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1984: London tube fire traps hundreds
Almost 1,000 passengers were trapped in smoke-filled tunnels for three hours after a fire at London's busiest underground station, Oxford Circus.

Emergency services arrived at Oxford Circus within minutes of the blaze breaking out. There were no deaths and only minor injuries.

But the damage caused was substantial, and it is expected to be many days before normal service resumes at the station.

The cause of the fire, which started at about 2220 GMT in a tunnel connecting the northbound Bakerloo and Victoria lines, is thought to have been caused by an electrical fault on a train or in tunnel cabling.

Five tube trains - packed with people returning from the West End - were trapped in the fire and had to be driven slowly back to Tottenham Court Road and Green Park stations, where ambulances were waiting.

People started to panic when they realised they could not get out
Police officer Karen Tokins
Fifteen people were taken to the nearby Middlesex Hospital and seven London Transport workers were treated at the scene, but later rejoined the rescue operation.

All were suffering from the effects of the smoke which had filled many miles of the tunnels.

Police officer Karen Tokins was travelling to work when the fire broke out.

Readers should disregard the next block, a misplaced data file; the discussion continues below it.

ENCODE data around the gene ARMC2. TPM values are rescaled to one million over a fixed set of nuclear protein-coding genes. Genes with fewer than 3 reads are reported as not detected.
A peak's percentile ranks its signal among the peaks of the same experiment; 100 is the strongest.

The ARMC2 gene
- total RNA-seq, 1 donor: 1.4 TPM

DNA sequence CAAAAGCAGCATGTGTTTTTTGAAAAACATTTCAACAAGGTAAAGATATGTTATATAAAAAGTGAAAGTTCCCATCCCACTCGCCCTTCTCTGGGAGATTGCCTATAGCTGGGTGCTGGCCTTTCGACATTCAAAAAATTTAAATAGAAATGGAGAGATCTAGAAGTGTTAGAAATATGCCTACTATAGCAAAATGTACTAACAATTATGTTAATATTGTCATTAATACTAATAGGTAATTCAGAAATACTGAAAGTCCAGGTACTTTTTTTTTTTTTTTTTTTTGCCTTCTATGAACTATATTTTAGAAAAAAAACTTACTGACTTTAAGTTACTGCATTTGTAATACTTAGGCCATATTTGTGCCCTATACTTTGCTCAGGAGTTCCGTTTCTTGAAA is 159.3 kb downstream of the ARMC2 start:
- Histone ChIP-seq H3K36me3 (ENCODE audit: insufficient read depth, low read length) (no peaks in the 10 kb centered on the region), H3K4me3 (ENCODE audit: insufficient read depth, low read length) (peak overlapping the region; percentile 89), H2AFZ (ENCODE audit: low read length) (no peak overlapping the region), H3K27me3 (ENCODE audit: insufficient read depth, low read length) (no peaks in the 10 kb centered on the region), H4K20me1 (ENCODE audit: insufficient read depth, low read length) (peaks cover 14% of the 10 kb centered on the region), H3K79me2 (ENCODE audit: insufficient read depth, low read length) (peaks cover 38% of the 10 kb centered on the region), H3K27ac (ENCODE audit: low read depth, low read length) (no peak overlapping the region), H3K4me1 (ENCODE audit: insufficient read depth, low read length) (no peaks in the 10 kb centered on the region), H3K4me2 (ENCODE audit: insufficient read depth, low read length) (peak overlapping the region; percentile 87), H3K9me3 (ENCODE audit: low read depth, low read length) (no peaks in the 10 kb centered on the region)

"There was thick black smoke pouring down and blocking the escalators - people started to panic when they realised they could not get out," she said.

A fire service spokesman said the blaze had destroyed an empty train, burnt out a crossing point between the Victoria and Bakerloo lines and badly damaged three miles of tunnelling.

"We have been very fortunate to have got away with so few injuries and deaths," he said.

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Passengers are led to safety through tube tunnel
Trains were halted for hours

In Context
An investigation into the fire at Oxford Circus criticised lax fire precautions and warned, "Luck has a habit of running out."

Smoking on underground trains had been banned in July 1984.

After the fire at Oxford Circus station the ban was extended to all subsurface stations but smokers often lit cigarettes on the escalators on their way out.

On 18 November 1987 a devastating fire in King's Cross station booking hall killed 31 people when a burning match fell under a wooden escalator.

The disaster resulted in a major overhaul of design and safety procedures on the London Underground.

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